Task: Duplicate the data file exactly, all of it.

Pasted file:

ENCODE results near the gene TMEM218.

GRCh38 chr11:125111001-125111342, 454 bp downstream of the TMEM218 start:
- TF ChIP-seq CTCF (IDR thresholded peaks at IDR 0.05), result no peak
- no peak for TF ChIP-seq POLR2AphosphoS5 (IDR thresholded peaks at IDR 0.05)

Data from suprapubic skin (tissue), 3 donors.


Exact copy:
ENCODE results near the gene TMEM218.

GRCh38 chr11:125111001-125111342, 454 bp downstream of the TMEM218 start:
- TF ChIP-seq CTCF (IDR thresholded peaks at IDR 0.05), result no peak
- no peak for TF ChIP-seq POLR2AphosphoS5 (IDR thresholded peaks at IDR 0.05)

Data from suprapubic skin (tissue), 3 donors.